Our favorite shows, audiobooks and music to fall asleep


If you’re like me, the last year has taken its toll on your sleep schedule. Part of it is good – if you don’t have to commute anymore, you’ve probably slept an hour or two more in the morning, or could even sneak in for a midday nap. But on the other hand, the fact that your kids are around all the time probably gets you on your nerves, or maybe you have to deal with frequent siren sounds outside. The antidote is a sound meant to calm you down, put you in the right headspace for a peaceful night’s sleep. Everyone has their own preferences, but I’ve highlighted a few that I’ve found particularly useful when I need to settle in and get a rest for a good night’s sleep.

Zenimation

I ran into this one by accident while browsing Disney +, and it’s become one of my favorite things about the service. Each episode is basically a super themed cut of clips from Disney animated movies, with the music and vocals removed to focus only on sound effects. Think Aladdin and Jasmine diving into the desert on a magic carpet, or Moana standing on the beach. This really allows you to focus on the quality of the animation and sound design, similar to an ASMR track or direct medication. – KN

hip hop radio lofi – beats to sleep / chill to

It seems like a no-brainer, but the YouTube channel “Chilled cow” makes great playlists for your downtime. You’re probably familiar with beats to relax / study to list, but the Sleep List is a slightly quieter version that you can access on YouTube and Spotify, with new songs often added to keep it pretty fresh ( although still familiar enough not to be distracting). If you have YouTube Premium you can keep the music running even if your phone screen is off, so it is great for falling asleep. – KN

Pink noise and brown noise

Spotify has a lot of themed playlists – and I mean a lot – for every mood or mood you can imagine. And that includes a specific White Noise playlist which I have found useful for drowning out annoying sounds like my radiator. But for sleeping, I have found the Pink and Brown Noise playlists much more useful as they focus on specific types of static and pristine sounds, while the regular White Noise playlist skips, which might give you a feeling of tension. Note that in order to stream Spotify playlists to sleep, you’ll want to be Spotify Premium subscriber, so that you don’t get woken up by extremely loud advertisements. – KN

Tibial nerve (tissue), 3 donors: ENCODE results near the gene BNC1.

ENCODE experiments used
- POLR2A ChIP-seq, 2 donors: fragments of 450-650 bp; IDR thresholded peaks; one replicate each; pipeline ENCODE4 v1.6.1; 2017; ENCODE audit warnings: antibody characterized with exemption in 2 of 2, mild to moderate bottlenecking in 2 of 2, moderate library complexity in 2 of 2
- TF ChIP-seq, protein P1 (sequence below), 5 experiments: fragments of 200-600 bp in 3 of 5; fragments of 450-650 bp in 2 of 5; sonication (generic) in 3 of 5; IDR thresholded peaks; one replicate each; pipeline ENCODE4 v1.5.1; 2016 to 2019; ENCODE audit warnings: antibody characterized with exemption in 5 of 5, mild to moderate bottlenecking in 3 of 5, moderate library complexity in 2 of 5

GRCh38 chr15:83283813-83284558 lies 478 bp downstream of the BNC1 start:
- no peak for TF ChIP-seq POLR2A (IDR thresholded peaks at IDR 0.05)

Calm

Calm is almost entirely chock-full of content that can help you sleep, and if you use it regularly, the Premium version is well worth it. Fee of $ 70 per year. Daily meditation right before bed can help you find the right headspace to sleep in, and the app has content of varying lengths so you don’t have to worry about leaving your phone running all night – or to cut it too early. Anything that Tamara Levitt tells is sure to put you down, and I really liked the Priscilla Ahn remixes in the music section. – KN

Classics and intimate mysterious audiobooks

If you enjoyed listening to stories that were read to you as a child, audiobooks can almost recreate that nostalgia and that fantasy. Audible provides thousands of titles for every type of reader, or you can turn to digital library apps like Libby if you are willing to wait a bit for the book you have chosen to become available. Personally, I look for two things in a good audiobook before bedtime: the right genre and the right narrator. While I love to regularly read horror novels and epic fantasies on the edge of your seat, I usually turn to the classics and comfy mysteries (ish) before bed. The first includes titles like Gatsby the magnificent told by Jake Gyllenhaal and the Sprawling Sherlock Holmes Series narrated by Stephen Fry (almost anything this Briton reads can soothe you in sweet dreams). On the mystery side, Betty Rowlands’ Melissa Craig Series is just exciting enough to make you guess while Joan Walker’s warm voice continually delights (Walker also masterfully recounts many The books of Fredrik Backman, as well as relevant information from Lucy Mangan Bedtime stories for stressed adults.) – Valentina palladino

RetroPod

There are thousands of podcasts out there, and we all have topics that fall asleep every time. I love history, but sit me in a comfortable chair with a steady voice sharing interesting historical information and I will doze off every time. RetroPod is a show of The Washington Post, featuring capsule versions of printed stories. Each segment is nice and short, so it’s great for quick naps, and maybe you’ll absorb some knowledge in the process. – KN

The crown

My colleague Devindra Hardawar once mentioned it as her favorite show to fall asleep – and to be honest, I was a little offended because I love it. But he’s not wrong: This show has a lot of rich people arguing and wringing their hands, and you can easily close your eyes and not miss out on much of the action. The show also doesn’t rely on you knowing exactly what’s going on from moment to moment, so it doesn’t matter if you drift off and come back inside. – KN

All creatures, big and small

To be honest, you could probably choose almost anything Masterpiece theater to fall asleep, but this recent PBS series is healthy enough for the whole family. It details the experiences of a Scottish veterinarian in rural Yorkshire in the 1930s. If you like pictures of lush countryside and many cows (and uh, hands in cows) you will find this to be a heartwarming blanket. to relax your evenings. – KN

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